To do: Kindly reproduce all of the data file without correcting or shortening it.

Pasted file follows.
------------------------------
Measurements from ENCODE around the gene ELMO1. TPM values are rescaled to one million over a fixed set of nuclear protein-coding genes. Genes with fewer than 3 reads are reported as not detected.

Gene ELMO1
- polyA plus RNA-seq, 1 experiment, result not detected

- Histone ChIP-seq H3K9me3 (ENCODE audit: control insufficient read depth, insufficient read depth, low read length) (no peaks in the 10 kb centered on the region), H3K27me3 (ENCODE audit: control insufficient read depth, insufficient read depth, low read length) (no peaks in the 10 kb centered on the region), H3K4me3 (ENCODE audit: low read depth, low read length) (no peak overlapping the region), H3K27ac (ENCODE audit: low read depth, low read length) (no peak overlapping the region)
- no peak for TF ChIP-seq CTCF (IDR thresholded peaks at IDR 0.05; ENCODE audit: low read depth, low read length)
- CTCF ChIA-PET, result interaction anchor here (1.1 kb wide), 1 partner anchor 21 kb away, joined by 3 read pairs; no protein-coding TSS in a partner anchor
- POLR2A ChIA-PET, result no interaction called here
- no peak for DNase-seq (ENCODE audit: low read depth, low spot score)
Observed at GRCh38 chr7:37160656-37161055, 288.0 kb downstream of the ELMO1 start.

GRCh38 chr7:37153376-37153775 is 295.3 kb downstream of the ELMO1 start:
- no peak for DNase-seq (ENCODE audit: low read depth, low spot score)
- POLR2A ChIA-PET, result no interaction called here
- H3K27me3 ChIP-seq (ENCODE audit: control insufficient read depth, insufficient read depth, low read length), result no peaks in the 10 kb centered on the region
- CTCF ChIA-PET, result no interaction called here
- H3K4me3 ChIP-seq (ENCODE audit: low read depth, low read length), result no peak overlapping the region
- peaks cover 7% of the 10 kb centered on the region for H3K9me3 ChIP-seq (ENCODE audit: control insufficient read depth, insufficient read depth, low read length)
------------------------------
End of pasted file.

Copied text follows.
Measurements from ENCODE around the gene ELMO1. TPM values are rescaled to one million over a fixed set of nuclear protein-coding genes. Genes with fewer than 3 reads are reported as not detected.

Gene ELMO1
- polyA plus RNA-seq, 1 experiment, result not detected

- Histone ChIP-seq H3K9me3 (ENCODE audit: control insufficient read depth, insufficient read depth, low read length) (no peaks in the 10 kb centered on the region), H3K27me3 (ENCODE audit: control insufficient read depth, insufficient read depth, low read length) (no peaks in the 10 kb centered on the region), H3K4me3 (ENCODE audit: low read depth, low read length) (no peak overlapping the region), H3K27ac (ENCODE audit: low read depth, low read length) (no peak overlapping the region)
- no peak for TF ChIP-seq CTCF (IDR thresholded peaks at IDR 0.05; ENCODE audit: low read depth, low read length)
- CTCF ChIA-PET, result interaction anchor here (1.1 kb wide), 1 partner anchor 21 kb away, joined by 3 read pairs; no protein-coding TSS in a partner anchor
- POLR2A ChIA-PET, result no interaction called here
- no peak for DNase-seq (ENCODE audit: low read depth, low spot score)
Observed at GRCh38 chr7:37160656-37161055, 288.0 kb downstream of the ELMO1 start.

GRCh38 chr7:37153376-37153775 is 295.3 kb downstream of the ELMO1 start:
- no peak for DNase-seq (ENCODE audit: low read depth, low spot score)
- POLR2A ChIA-PET, result no interaction called here
- H3K27me3 ChIP-seq (ENCODE audit: control insufficient read depth, insufficient read depth, low read length), result no peaks in the 10 kb centered on the region
- CTCF ChIA-PET, result no interaction called here
- H3K4me3 ChIP-seq (ENCODE audit: low read depth, low read length), result no peak overlapping the region
- peaks cover 7% of the 10 kb centered on the region for H3K9me3 ChIP-seq (ENCODE audit: control insufficient read depth, insufficient read depth, low read length)